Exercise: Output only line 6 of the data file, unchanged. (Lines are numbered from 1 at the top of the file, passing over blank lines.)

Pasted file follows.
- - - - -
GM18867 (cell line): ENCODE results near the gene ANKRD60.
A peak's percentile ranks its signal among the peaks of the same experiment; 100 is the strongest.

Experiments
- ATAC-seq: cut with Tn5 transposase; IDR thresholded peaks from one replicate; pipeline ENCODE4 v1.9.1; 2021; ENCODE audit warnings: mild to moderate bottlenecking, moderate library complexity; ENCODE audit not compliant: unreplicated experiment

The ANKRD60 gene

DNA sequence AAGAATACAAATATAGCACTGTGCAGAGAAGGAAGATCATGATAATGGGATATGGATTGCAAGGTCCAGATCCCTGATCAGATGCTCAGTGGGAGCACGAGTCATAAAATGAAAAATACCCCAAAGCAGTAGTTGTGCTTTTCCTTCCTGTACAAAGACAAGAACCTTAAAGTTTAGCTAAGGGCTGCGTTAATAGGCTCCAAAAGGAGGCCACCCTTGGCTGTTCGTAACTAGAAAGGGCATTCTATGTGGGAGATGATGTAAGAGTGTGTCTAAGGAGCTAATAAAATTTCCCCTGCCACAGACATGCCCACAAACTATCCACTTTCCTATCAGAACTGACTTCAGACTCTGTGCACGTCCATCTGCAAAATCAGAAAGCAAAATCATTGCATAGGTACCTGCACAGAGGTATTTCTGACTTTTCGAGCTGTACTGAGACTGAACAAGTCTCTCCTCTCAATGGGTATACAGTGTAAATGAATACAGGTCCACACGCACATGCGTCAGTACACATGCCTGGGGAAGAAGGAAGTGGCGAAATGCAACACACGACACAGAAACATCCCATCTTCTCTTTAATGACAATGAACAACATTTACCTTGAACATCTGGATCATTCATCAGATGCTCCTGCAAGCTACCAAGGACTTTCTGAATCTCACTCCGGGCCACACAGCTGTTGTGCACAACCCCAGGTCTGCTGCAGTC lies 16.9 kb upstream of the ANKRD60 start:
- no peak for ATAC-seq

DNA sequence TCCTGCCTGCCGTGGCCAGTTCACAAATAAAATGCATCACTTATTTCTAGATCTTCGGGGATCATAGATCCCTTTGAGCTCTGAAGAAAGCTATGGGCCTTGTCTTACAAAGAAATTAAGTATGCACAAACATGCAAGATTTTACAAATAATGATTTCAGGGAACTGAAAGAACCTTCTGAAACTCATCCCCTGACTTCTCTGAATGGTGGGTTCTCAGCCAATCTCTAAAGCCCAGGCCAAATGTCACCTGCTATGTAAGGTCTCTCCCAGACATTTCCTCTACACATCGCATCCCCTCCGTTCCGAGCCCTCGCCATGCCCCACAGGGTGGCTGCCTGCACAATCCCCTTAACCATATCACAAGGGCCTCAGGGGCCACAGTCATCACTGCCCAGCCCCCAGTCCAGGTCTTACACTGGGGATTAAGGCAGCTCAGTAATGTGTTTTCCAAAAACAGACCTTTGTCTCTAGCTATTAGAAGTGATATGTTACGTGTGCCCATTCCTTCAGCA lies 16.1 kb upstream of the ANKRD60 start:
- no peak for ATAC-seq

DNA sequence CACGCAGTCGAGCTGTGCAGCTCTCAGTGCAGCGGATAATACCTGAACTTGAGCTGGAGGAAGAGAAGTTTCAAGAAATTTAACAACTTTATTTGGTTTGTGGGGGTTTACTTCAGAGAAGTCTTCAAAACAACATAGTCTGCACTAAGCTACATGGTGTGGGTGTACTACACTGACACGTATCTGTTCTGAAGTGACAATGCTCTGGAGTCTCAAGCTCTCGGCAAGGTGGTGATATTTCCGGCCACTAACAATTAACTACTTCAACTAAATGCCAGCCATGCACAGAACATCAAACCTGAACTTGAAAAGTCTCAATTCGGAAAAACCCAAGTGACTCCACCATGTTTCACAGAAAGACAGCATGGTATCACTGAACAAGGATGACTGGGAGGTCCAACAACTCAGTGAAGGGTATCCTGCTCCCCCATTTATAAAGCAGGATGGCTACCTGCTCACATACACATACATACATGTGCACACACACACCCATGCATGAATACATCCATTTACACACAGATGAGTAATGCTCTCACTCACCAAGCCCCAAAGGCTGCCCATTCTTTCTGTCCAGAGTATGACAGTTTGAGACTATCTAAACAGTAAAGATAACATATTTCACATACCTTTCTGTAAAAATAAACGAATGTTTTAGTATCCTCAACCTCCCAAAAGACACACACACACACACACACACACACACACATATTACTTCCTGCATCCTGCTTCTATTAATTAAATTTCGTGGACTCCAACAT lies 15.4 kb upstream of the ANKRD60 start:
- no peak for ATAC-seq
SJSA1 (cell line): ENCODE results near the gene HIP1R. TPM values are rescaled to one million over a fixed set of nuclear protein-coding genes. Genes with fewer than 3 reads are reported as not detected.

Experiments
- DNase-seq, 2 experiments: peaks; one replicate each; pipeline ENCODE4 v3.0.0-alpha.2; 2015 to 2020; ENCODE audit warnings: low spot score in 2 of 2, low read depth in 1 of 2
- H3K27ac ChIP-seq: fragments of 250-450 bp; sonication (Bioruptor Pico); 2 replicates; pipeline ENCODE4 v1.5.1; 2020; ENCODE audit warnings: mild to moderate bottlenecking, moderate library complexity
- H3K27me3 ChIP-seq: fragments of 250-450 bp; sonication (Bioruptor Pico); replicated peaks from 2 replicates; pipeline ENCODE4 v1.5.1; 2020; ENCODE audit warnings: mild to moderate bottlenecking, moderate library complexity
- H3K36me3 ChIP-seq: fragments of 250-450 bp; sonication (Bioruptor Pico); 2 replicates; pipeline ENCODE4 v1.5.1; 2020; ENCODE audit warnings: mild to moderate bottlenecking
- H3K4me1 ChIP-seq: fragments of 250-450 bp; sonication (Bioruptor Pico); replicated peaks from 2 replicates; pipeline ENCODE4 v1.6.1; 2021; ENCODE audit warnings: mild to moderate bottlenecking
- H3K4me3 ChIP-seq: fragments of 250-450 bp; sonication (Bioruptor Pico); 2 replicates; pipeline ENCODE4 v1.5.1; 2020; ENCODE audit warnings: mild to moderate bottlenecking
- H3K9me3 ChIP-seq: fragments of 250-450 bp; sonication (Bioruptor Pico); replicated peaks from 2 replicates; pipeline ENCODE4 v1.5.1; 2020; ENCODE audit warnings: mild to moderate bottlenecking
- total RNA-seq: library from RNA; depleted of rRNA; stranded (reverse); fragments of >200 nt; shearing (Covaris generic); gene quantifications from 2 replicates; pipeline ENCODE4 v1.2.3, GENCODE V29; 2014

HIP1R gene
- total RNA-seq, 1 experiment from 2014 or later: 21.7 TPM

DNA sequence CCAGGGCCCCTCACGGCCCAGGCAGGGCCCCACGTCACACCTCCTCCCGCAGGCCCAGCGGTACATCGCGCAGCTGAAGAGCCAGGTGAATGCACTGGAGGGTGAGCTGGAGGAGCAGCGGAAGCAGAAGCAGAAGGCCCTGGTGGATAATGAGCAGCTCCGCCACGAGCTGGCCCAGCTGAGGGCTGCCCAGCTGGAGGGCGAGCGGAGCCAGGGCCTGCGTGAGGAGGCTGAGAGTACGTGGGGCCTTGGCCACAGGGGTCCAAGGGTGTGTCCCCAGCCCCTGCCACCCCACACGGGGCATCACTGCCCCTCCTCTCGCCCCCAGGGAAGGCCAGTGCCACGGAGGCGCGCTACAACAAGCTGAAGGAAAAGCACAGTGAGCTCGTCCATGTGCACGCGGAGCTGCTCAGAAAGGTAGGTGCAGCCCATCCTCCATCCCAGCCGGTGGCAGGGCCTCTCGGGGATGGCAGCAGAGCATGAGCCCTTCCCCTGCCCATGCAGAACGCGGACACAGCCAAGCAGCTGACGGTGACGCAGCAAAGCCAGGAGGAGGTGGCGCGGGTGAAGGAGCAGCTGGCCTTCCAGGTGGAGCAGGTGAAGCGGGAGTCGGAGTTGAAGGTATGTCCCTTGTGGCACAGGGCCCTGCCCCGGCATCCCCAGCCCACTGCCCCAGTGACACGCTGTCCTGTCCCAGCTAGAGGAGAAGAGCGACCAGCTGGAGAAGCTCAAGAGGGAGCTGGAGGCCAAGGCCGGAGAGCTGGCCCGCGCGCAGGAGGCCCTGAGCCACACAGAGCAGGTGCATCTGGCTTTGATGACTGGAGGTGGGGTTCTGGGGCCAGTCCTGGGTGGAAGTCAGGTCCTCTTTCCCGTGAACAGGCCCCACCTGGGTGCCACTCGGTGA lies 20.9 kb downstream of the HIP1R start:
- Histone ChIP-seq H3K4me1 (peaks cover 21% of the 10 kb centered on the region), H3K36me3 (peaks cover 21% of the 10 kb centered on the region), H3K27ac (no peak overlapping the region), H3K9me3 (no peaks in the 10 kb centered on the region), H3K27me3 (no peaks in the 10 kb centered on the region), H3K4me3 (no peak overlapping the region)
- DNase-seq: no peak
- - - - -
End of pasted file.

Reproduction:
DNA sequence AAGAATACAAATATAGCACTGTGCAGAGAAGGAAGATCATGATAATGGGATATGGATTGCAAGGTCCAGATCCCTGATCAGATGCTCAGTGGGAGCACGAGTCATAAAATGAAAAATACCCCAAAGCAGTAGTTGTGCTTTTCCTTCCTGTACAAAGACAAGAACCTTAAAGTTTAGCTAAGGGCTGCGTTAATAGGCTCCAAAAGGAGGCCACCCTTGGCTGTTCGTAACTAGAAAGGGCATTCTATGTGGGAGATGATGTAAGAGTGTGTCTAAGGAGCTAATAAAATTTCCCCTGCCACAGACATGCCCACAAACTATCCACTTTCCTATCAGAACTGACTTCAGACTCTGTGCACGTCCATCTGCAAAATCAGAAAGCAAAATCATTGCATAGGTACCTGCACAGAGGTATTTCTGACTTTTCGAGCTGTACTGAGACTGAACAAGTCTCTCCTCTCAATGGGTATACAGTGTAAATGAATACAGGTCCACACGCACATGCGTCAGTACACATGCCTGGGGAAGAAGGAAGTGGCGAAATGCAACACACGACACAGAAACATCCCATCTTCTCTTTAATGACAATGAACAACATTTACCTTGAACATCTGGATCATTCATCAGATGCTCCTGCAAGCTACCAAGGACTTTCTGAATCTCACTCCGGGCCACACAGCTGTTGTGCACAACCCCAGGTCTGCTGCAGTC lies 16.9 kb upstream of the ANKRD60 start: